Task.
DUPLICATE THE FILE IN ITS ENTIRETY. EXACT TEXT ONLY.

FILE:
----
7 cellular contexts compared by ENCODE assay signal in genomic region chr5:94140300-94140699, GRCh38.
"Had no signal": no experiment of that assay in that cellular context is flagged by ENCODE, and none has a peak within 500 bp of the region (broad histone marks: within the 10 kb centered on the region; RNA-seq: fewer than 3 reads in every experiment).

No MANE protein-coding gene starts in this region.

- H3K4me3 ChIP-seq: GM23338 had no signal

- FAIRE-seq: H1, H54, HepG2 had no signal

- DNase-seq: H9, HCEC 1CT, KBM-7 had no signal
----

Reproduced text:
7 cellular contexts compared by ENCODE assay signal in genomic region chr5:94140300-94140699, GRCh38.
"Had no signal": no experiment of that assay in that cellular context is flagged by ENCODE, and none has a peak within 500 bp of the region (broad histone marks: within the 10 kb centered on the region; RNA-seq: fewer than 3 reads in every experiment).

No MANE protein-coding gene starts in this region.

- H3K4me3 ChIP-seq: GM23338 had no signal

- FAIRE-seq: H1, H54, HepG2 had no signal

- DNase-seq: H9, HCEC 1CT, KBM-7 had no signal